A panoply of vessels converge in the Narrows as the great gray ULCV approaches from many days at sea.

 

I’ve not been paying attention to how many of these ULCVs have multiple bow thrusters.  Anyone know the horsepower on each?

 

 

 

Three 6000s, one 3900, and two brants . . . all converging along with Cosco Faith.

For scale, notice the 25′-to 30′ outboard passing just to the right of the letter O in COSCO.  More to scale, note the size of engineering crew next to this crankshaft.

I waited for a messenger line for the deckhand to send up the towline, but  . . . it happened after they were out of range for me.

All photos here by your faithful observer, Will Van Dorp.

I haven’t used this title in half a decade, but today I couldn’t resist. JRT waited at the Staten Island side of the VZ.

But so were the geese, the brants.

Lots of them.

As well as the gulls.

James D joined JRT as an escort gull whizzed overhead.

Now you see it?

Now?

Jonathan C meets NYK Blue Jay!!

More birds soon.

All photos by Will Van Dorp.

Looking from the Anthony’s Nose side of the bridge down toward Jones Point, you can sense the scale of the terrain from the way it shrinks the ship,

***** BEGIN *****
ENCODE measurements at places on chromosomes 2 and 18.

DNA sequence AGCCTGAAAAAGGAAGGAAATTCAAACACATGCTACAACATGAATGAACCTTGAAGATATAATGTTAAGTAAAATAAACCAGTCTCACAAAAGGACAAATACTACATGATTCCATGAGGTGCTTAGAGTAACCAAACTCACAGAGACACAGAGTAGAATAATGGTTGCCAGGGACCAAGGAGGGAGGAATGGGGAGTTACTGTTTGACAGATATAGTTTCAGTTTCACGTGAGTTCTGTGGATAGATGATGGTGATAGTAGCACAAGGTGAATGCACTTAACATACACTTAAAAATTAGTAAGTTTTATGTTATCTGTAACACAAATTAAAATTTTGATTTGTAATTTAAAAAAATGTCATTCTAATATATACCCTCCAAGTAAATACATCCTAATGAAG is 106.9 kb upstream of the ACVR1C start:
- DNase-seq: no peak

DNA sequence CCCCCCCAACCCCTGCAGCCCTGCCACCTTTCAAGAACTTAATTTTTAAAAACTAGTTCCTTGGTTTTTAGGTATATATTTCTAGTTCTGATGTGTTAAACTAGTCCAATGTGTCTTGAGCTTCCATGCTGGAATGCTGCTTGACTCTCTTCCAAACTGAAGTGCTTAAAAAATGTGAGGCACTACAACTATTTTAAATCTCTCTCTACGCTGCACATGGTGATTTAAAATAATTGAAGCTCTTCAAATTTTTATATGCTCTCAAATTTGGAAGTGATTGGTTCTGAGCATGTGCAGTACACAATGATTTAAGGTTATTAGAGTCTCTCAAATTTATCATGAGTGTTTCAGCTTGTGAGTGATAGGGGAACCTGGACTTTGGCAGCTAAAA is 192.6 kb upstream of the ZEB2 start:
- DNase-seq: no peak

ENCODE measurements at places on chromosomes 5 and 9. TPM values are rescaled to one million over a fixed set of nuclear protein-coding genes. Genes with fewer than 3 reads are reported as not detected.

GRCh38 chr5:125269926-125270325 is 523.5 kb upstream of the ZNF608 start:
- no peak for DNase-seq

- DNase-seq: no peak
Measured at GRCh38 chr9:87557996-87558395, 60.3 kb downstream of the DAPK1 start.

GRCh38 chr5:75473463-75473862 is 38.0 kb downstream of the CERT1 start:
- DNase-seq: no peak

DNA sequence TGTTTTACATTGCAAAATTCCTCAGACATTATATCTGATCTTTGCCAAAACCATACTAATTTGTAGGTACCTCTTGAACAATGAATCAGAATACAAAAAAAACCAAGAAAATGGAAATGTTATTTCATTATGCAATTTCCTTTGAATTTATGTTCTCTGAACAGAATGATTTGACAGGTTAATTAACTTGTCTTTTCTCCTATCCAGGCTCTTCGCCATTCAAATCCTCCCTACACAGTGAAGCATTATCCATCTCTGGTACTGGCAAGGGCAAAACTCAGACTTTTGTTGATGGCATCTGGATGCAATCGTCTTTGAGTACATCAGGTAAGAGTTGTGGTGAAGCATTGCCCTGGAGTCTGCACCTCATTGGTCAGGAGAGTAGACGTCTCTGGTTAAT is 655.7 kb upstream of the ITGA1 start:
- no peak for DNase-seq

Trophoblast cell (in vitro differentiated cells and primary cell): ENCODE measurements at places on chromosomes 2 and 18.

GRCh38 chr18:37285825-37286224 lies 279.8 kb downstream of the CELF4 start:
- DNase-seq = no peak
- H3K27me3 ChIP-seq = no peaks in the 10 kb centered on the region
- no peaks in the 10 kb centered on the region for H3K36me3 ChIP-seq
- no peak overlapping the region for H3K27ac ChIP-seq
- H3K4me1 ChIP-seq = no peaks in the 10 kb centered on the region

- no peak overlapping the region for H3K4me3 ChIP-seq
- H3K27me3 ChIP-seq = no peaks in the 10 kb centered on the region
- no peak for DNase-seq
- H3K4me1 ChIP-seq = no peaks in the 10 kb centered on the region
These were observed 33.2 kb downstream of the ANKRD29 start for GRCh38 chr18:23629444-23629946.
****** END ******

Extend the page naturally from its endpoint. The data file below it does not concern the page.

BBC Seine on the Hudson passing Iona Island.

That’s the south slope of  Bear Mountain to the right.  I’m not sure whether the other peaks have separate names.  More of that mountain can be seen below and was included in this post from almost half a year ago.

BBC Seine was moving quite fast with a favorable current . . . 15+ kts, I believe.

How’s that for a wake.  Is there another word for this indication of turbulence?  Anyhow, at that point, I heard a noise from high up on the bridge that

sounded like this.

Such was the occurrence.   Can anyone identify the prey by the feet?

All photos by Will Van Dorp.

 

On January 10 Emily Ann was moving crane barge eastbound in the Kills.

Columbia New York has lift capacity of 400 tons.

Any time I see Emily Ann, I think of a story shared here by a reader about her role in saving lives in the Florida Strait.

A reliable source tells me that even juvenile loons know this story, although they’ve not yet seen a crane like this.

All photos by Will Van Dorp.

Here was the first in this series of titles, from almost seven years ago.

The barge with green containers, the bridge, and the Glovis roll on-roll off (RORO) vessel all look great bathed

in January morning light,

a bit of wolf moon light thrown in as well.

I don’t know if this RORO has called here before, but she is less than a year old,  

and you can tell.

She leaves our fair city for Tema, Ghana.  I’d love to see her in tropical light.  Anyone there reading this?

And here’s the FLOFLO for today, this common goldeneye who flew onto this water and will flow off north when the days lengthen and the sun gets hotter.   The last other type of FLOFLO–the one that floated Peking out– was documented here.

All photos by Will Van Dorp, who’s eager to hear from folks in Ghana on this vessel.